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Suicide bomber kills 40 at Pakistan funeral PDF Print E-mail
Sunday, 02 March 2008

Islamabad, Reuters - A suicide bomber killed at least 40 people at a funeral of a policeman in the Swat district of Pakistan, days after the Pakistan army said it had begun to bring the mountainous region under control.

Another suicide bomber rammed his car into a vehicle carrying paramilitary forces in the northwestern tribal region on Saturday, killing one civilian and wounding 17 others, including nine troops.

Deputy Superintendent Karamat Shah, who was among more than 500 mourners at the Swat funeral, said the bomber attacked on Friday after people had offered prayers for the policeman, one of three killed earlier in the day by a roadside bomb.

"Pall bearers were carrying the coffin for a police salute," he said. Intelligence officials said at least 40 people were killed and a local doctor said more than 81 were wounded.

Earlier this week the Pakistan army, which has been battling Islamist militants in the Swat region of northwest Pakistan for months, said it had cleared most areas aside from a few pockets of resistance.

The attack on the funeral was part of an upsurge in violence that has raised concern about the stability of Pakistan, less than two weeks after an election meant to bring the country back to civilian-led democracy.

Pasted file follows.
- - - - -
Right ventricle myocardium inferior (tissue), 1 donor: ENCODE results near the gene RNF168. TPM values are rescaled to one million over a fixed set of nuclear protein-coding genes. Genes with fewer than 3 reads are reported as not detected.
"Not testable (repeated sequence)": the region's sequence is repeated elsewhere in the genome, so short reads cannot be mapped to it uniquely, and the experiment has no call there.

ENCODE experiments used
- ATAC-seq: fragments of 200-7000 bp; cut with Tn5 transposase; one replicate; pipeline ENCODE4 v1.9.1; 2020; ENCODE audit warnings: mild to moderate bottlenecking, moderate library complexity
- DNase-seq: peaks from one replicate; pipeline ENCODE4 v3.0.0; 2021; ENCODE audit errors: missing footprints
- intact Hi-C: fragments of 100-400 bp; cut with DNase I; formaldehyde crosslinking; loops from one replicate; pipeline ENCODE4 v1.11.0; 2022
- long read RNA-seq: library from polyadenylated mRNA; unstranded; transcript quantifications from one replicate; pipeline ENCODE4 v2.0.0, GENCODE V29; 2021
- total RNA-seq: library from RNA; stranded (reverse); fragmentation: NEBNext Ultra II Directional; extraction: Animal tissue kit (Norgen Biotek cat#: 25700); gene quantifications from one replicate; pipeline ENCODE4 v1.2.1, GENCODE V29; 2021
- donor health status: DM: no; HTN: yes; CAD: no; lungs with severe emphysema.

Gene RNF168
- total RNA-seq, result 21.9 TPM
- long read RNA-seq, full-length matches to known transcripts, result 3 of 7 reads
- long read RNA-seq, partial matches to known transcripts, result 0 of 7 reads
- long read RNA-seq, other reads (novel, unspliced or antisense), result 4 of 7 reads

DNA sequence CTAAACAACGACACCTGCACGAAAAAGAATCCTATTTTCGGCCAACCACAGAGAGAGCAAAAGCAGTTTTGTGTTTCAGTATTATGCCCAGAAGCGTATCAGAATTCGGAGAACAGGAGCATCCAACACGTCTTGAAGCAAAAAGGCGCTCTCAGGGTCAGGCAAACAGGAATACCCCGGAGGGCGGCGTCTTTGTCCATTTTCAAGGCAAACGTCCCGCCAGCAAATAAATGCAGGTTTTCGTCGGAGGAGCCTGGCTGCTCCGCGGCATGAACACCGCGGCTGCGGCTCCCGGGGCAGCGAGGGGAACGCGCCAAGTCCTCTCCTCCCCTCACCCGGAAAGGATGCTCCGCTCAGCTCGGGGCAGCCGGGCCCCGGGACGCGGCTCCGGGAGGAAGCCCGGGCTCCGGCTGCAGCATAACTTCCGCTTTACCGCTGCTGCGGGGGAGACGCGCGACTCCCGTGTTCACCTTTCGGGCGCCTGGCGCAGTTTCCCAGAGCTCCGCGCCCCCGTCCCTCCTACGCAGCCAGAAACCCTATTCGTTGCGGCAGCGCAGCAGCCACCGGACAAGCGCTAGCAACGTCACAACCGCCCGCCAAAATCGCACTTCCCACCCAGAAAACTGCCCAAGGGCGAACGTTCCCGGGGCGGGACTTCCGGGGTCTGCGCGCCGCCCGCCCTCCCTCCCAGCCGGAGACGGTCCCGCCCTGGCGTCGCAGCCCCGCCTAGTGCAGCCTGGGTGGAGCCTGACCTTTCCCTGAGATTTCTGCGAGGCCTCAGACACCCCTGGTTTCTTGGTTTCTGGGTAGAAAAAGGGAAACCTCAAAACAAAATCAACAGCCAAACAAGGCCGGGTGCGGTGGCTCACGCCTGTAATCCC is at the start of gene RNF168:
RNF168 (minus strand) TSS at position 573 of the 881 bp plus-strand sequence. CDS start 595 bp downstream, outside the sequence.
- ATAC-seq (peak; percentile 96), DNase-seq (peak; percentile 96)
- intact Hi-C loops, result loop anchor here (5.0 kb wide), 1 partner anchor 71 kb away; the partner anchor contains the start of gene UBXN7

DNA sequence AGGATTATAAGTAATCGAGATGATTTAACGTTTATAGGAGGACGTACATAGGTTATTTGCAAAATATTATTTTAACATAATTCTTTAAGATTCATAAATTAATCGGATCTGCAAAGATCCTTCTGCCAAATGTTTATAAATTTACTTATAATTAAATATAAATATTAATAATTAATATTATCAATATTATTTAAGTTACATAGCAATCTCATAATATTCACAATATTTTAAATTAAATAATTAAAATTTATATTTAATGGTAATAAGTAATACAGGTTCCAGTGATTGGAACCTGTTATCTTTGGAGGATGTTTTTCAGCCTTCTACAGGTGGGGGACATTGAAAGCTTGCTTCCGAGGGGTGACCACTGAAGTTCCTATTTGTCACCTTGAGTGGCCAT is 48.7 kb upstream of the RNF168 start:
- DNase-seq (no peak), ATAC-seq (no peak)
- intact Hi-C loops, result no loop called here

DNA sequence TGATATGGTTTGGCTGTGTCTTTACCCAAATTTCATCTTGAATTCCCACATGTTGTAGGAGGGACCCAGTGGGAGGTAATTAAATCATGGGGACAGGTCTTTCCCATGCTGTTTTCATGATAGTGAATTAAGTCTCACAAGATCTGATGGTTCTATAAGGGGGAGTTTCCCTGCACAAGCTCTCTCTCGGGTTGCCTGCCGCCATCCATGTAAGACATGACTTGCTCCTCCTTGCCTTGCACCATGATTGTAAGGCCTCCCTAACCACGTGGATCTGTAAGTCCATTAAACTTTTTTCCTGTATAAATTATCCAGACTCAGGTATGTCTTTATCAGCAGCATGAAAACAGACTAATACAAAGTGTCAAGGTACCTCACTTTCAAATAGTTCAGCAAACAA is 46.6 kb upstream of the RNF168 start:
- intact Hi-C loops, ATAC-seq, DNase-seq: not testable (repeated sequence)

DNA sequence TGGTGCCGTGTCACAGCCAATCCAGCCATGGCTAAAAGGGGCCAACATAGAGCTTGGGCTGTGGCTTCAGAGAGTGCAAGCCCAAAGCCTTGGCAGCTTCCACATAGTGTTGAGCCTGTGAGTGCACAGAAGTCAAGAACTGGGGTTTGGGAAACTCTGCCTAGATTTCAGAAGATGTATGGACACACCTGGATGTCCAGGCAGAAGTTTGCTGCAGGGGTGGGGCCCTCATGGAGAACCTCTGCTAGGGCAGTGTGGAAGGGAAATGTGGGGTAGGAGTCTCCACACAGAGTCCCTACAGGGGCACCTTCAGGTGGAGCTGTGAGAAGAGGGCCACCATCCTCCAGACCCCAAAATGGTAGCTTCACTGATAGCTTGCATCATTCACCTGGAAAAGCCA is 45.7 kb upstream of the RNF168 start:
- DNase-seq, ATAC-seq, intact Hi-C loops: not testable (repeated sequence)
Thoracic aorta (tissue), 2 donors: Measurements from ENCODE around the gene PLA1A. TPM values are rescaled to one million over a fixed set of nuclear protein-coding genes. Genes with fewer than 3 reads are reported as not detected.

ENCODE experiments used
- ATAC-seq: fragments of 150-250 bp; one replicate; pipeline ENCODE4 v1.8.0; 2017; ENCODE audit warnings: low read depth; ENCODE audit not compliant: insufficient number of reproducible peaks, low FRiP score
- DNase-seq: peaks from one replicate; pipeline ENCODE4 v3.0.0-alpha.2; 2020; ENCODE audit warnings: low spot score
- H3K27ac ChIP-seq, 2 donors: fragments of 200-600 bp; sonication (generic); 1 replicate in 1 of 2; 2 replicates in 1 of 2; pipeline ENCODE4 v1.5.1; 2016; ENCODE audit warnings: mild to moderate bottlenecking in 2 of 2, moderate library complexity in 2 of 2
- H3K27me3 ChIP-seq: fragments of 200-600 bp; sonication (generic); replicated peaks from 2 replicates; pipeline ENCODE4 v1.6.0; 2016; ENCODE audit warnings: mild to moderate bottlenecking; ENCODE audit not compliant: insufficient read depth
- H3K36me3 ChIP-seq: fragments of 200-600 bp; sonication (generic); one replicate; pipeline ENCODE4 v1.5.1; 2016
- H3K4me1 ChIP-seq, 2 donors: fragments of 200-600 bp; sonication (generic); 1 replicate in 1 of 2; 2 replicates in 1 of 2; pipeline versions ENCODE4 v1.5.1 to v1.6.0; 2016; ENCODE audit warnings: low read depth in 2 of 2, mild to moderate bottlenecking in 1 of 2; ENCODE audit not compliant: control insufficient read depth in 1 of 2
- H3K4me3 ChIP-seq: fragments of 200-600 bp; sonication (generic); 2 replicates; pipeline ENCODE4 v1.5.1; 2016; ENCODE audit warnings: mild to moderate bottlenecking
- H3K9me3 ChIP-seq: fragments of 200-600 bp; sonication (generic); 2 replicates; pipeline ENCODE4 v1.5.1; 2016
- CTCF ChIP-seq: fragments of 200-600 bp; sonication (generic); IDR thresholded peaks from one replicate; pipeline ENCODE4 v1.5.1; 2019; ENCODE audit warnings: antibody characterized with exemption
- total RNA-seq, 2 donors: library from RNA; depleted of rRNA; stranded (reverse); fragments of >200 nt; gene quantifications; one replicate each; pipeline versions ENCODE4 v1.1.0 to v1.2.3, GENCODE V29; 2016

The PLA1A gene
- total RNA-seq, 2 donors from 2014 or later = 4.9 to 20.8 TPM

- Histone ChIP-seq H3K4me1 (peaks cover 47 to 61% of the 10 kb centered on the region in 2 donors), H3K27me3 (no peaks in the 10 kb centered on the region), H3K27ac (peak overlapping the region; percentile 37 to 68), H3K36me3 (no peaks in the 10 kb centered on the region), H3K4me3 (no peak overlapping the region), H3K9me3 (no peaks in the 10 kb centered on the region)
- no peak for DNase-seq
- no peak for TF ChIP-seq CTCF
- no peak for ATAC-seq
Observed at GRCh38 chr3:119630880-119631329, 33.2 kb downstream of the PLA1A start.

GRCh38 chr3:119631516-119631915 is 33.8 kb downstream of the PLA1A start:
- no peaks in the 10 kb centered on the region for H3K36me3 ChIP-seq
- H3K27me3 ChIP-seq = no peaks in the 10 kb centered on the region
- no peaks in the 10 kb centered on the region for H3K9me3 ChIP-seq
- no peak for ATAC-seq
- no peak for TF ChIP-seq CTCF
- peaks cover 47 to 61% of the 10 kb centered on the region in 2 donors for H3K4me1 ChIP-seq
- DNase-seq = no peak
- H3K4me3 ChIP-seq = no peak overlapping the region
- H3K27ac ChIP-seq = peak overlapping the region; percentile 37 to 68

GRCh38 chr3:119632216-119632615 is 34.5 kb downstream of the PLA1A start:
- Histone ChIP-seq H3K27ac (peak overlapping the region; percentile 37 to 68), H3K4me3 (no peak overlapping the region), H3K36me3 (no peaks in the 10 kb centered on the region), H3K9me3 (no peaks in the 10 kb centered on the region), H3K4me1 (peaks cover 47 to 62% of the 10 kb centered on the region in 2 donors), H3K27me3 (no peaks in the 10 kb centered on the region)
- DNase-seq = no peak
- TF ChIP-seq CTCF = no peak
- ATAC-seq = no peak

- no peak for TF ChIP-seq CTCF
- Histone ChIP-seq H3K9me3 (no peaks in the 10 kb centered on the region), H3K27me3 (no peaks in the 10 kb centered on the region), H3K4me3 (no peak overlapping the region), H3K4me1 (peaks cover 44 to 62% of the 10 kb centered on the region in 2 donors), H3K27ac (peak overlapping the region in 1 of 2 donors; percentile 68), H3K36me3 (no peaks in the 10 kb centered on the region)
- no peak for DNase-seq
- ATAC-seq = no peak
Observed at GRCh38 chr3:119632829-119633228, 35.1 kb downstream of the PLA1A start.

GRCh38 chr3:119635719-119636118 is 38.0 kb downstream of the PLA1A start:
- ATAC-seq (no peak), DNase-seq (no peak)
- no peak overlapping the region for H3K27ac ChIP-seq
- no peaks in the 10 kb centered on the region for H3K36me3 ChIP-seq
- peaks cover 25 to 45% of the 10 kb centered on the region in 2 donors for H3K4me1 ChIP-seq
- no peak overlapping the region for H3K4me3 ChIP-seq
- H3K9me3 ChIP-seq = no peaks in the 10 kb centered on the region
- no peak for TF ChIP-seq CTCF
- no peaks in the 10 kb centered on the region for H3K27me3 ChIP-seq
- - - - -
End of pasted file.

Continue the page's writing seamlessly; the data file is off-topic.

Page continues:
On Monday, the army's top medical officer was killed by a suicide bomber in the city of Rawalpindi. He was the most senior officer killed so far. In Swat, 34 bodies were received in hospital and more than 50 people were being treated for wounds after the attack on the funeral, said senior doctor Mohammad Khan.

Deputy Superintendent Shah said he also saw people carrying bodies of relatives home to prepare them for burial. The policeman being buried was one of three killed earlier on Friday when their van struck a roadside bomb in another region of North West Frontier Province, where Taliban and al Qaeda fighters are active.

The bomb exploded near Bannu, a town at the gateway to North Waziristan, a tribal region where al Qaeda cells have become entrenched. Saturday's attack occured some five km (3 miles) west of Khar, the main town in Bajaur, the most northeasterly of Pakistan's seven semi-autonomous tribal regions and known as a safe haven for al Qaeda-linked militants. "The bomber hit the mobile paramilitary vehicle, killing a passer-by and wounding 17 others, including nine soldiers of Bajaur Scouts" a security official, Fazal-e-Rabbi said.

On Thursday, a missile, believed to have been fired by a U.S. pilotless drone, struck a house in North Waziristan, killing 13 suspected militants including some believed to be Arabs.

Over 450 people have been killed in militant-related violence this year alone. A suicide bomb campaign targeting security forces intensified after the army stormed Islamabad's Red Mosque last July to crush a militant student movement

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